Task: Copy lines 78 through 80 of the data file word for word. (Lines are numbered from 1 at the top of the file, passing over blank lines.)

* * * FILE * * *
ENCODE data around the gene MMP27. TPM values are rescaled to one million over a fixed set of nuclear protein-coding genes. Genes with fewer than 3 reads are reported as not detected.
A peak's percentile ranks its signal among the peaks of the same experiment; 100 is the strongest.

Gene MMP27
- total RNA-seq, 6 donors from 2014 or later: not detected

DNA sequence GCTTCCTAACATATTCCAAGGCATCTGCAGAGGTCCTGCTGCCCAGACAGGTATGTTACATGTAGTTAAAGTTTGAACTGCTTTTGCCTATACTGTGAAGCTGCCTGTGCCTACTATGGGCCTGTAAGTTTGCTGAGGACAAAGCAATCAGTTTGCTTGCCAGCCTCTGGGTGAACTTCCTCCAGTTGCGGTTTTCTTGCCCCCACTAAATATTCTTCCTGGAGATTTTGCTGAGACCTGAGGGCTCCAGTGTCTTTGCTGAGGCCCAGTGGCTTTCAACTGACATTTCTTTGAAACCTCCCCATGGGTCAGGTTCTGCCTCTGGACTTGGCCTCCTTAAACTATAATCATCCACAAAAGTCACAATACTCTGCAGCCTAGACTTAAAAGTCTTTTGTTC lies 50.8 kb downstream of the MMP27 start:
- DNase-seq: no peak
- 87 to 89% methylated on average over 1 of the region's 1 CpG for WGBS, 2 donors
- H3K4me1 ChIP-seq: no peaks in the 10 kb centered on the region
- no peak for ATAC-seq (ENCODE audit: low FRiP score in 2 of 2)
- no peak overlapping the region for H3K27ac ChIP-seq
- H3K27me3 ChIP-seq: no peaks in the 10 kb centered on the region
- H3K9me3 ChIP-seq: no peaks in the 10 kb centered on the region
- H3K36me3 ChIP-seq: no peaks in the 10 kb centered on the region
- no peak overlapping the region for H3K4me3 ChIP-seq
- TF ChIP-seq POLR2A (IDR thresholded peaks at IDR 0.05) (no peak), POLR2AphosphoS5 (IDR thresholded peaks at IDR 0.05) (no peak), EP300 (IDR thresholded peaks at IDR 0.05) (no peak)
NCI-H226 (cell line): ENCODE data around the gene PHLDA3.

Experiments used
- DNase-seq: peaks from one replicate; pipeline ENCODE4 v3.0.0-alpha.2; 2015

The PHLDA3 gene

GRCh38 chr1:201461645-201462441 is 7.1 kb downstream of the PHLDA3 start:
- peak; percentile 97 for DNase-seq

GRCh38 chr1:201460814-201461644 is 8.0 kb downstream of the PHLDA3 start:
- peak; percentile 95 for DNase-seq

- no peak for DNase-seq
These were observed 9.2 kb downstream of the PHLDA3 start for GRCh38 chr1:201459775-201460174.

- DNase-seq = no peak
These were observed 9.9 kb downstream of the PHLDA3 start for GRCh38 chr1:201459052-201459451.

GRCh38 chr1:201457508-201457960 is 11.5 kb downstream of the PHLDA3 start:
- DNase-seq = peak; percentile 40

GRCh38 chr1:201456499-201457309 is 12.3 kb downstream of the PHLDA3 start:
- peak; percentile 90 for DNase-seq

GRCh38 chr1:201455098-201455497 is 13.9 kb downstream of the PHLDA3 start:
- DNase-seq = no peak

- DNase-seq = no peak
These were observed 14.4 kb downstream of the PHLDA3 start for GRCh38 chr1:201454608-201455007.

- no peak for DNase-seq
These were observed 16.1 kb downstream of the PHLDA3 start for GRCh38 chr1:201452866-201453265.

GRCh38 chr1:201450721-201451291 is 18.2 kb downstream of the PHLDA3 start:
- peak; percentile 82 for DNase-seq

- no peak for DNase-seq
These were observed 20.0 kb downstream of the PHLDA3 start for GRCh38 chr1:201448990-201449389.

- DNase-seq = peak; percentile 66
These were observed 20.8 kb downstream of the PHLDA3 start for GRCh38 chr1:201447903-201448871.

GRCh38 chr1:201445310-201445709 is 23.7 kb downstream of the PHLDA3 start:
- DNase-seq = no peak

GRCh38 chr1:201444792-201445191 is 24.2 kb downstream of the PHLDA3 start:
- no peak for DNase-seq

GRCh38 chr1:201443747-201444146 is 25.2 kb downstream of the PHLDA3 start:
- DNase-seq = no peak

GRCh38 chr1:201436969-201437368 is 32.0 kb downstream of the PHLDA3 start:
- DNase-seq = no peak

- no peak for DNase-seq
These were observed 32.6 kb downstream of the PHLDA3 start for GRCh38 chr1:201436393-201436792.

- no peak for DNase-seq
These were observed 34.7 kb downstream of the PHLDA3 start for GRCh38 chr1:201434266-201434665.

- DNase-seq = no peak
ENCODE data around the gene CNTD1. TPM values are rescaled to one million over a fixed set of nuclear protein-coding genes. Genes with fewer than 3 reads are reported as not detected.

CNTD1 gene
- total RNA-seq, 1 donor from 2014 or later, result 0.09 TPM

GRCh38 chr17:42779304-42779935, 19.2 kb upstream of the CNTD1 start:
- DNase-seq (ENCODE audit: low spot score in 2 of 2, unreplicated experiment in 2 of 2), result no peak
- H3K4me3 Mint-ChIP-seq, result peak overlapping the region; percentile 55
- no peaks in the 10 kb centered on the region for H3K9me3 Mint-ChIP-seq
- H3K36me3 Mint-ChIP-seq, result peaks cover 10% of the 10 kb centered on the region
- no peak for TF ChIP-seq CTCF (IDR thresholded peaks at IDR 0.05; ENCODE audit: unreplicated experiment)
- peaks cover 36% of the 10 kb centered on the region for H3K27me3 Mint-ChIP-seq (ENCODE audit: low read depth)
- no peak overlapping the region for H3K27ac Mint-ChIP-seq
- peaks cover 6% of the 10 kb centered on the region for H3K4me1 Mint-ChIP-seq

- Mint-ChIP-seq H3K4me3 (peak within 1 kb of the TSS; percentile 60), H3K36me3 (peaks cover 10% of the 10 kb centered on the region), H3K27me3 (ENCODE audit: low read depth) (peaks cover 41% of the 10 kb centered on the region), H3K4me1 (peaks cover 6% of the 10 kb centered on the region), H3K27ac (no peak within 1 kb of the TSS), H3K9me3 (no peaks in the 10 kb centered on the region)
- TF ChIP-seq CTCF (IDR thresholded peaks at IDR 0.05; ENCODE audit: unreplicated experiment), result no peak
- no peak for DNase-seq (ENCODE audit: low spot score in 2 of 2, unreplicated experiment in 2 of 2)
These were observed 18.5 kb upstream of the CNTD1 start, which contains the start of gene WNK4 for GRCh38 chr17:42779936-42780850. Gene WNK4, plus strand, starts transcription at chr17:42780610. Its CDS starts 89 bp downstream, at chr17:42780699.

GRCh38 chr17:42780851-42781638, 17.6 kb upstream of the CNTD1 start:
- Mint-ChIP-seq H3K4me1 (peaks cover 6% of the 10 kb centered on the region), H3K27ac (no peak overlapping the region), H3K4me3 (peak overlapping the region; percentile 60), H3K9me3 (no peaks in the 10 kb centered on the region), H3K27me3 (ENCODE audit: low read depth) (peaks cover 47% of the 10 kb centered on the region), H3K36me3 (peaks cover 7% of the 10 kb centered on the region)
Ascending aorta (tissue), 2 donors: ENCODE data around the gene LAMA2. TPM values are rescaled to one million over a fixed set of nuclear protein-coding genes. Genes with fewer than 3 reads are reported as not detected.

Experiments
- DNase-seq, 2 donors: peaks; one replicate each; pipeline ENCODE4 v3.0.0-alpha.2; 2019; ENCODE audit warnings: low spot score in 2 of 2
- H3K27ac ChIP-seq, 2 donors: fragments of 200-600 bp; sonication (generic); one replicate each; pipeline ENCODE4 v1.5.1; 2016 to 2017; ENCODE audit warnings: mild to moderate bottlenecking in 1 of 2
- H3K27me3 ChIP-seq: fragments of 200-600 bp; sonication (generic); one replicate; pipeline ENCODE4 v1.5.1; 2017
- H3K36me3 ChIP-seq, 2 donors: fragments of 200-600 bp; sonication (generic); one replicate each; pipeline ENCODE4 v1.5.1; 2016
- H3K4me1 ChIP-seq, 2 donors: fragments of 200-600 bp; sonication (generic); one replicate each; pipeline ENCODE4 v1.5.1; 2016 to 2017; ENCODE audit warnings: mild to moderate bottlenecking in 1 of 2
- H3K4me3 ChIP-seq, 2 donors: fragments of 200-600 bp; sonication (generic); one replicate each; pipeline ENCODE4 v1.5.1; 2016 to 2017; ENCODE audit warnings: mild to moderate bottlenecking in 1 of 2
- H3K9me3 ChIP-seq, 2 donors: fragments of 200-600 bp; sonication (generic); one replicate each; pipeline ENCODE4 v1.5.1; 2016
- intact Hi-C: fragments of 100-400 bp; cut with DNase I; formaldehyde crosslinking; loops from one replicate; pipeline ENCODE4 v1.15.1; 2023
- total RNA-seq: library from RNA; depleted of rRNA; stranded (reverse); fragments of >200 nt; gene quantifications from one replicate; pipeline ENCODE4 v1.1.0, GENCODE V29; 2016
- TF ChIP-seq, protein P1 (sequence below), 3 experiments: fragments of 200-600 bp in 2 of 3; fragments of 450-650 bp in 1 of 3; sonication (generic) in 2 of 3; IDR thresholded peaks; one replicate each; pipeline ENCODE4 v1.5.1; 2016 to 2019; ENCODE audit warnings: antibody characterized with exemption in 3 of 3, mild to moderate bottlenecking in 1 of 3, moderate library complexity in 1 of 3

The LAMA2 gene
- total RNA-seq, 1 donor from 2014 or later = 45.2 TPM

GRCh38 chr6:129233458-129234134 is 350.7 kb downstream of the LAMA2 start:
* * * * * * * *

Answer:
- H3K27ac ChIP-seq, 2 donors: fragments of 200-600 bp; sonication (generic); one replicate each; pipeline ENCODE4 v1.5.1; 2016 to 2017; ENCODE audit warnings: mild to moderate bottlenecking in 1 of 2
- H3K27me3 ChIP-seq: fragments of 200-600 bp; sonication (generic); one replicate; pipeline ENCODE4 v1.5.1; 2017
- H3K36me3 ChIP-seq, 2 donors: fragments of 200-600 bp; sonication (generic); one replicate each; pipeline ENCODE4 v1.5.1; 2016